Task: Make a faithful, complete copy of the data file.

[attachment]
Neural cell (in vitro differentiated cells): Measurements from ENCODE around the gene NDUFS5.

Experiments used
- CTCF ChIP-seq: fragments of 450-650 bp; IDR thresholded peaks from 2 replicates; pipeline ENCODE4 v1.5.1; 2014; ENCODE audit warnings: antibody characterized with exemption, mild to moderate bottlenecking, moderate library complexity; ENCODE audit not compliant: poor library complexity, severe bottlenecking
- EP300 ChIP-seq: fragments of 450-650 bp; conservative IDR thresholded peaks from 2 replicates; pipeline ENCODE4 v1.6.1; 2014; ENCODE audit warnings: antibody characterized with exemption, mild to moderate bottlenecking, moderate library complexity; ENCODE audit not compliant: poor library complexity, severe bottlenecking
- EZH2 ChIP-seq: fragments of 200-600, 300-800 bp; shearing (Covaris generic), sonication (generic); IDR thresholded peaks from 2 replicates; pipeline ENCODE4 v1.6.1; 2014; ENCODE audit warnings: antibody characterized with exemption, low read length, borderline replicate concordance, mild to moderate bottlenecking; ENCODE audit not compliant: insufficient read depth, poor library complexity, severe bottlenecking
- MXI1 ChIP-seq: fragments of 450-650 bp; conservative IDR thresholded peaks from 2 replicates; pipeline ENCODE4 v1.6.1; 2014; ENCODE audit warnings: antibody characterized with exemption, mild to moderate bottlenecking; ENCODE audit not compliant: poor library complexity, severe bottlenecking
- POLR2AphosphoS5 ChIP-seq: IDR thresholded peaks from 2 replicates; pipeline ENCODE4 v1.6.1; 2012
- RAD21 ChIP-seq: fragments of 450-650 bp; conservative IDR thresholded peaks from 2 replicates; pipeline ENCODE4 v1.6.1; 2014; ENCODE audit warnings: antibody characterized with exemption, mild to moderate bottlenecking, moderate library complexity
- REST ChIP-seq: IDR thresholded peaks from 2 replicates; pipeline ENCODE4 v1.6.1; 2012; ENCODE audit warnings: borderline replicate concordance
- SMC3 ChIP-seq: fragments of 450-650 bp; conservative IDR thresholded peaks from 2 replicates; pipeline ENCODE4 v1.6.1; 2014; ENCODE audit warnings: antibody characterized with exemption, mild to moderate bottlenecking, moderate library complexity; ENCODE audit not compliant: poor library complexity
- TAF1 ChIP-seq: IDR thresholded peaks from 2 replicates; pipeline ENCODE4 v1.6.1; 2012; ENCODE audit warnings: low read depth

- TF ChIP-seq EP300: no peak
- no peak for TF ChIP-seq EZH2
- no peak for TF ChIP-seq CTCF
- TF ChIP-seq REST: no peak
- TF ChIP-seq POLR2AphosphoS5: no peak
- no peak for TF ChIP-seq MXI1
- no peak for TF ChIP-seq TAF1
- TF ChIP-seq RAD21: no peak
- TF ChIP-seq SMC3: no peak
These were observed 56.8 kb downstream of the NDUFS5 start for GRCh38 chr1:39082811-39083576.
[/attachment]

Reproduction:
Neural cell (in vitro differentiated cells): Measurements from ENCODE around the gene NDUFS5.

Experiments used
- CTCF ChIP-seq: fragments of 450-650 bp; IDR thresholded peaks from 2 replicates; pipeline ENCODE4 v1.5.1; 2014; ENCODE audit warnings: antibody characterized with exemption, mild to moderate bottlenecking, moderate library complexity; ENCODE audit not compliant: poor library complexity, severe bottlenecking
- EP300 ChIP-seq: fragments of 450-650 bp; conservative IDR thresholded peaks from 2 replicates; pipeline ENCODE4 v1.6.1; 2014; ENCODE audit warnings: antibody characterized with exemption, mild to moderate bottlenecking, moderate library complexity; ENCODE audit not compliant: poor library complexity, severe bottlenecking
- EZH2 ChIP-seq: fragments of 200-600, 300-800 bp; shearing (Covaris generic), sonication (generic); IDR thresholded peaks from 2 replicates; pipeline ENCODE4 v1.6.1; 2014; ENCODE audit warnings: antibody characterized with exemption, low read length, borderline replicate concordance, mild to moderate bottlenecking; ENCODE audit not compliant: insufficient read depth, poor library complexity, severe bottlenecking
- MXI1 ChIP-seq: fragments of 450-650 bp; conservative IDR thresholded peaks from 2 replicates; pipeline ENCODE4 v1.6.1; 2014; ENCODE audit warnings: antibody characterized with exemption, mild to moderate bottlenecking; ENCODE audit not compliant: poor library complexity, severe bottlenecking
- POLR2AphosphoS5 ChIP-seq: IDR thresholded peaks from 2 replicates; pipeline ENCODE4 v1.6.1; 2012
- RAD21 ChIP-seq: fragments of 450-650 bp; conservative IDR thresholded peaks from 2 replicates; pipeline ENCODE4 v1.6.1; 2014; ENCODE audit warnings: antibody characterized with exemption, mild to moderate bottlenecking, moderate library complexity
- REST ChIP-seq: IDR thresholded peaks from 2 replicates; pipeline ENCODE4 v1.6.1; 2012; ENCODE audit warnings: borderline replicate concordance
- SMC3 ChIP-seq: fragments of 450-650 bp; conservative IDR thresholded peaks from 2 replicates; pipeline ENCODE4 v1.6.1; 2014; ENCODE audit warnings: antibody characterized with exemption, mild to moderate bottlenecking, moderate library complexity; ENCODE audit not compliant: poor library complexity
- TAF1 ChIP-seq: IDR thresholded peaks from 2 replicates; pipeline ENCODE4 v1.6.1; 2012; ENCODE audit warnings: low read depth

- TF ChIP-seq EP300: no peak
- no peak for TF ChIP-seq EZH2
- no peak for TF ChIP-seq CTCF
- TF ChIP-seq REST: no peak
- TF ChIP-seq POLR2AphosphoS5: no peak
- no peak for TF ChIP-seq MXI1
- no peak for TF ChIP-seq TAF1
- TF ChIP-seq RAD21: no peak
- TF ChIP-seq SMC3: no peak
These were observed 56.8 kb downstream of the NDUFS5 start for GRCh38 chr1:39082811-39083576.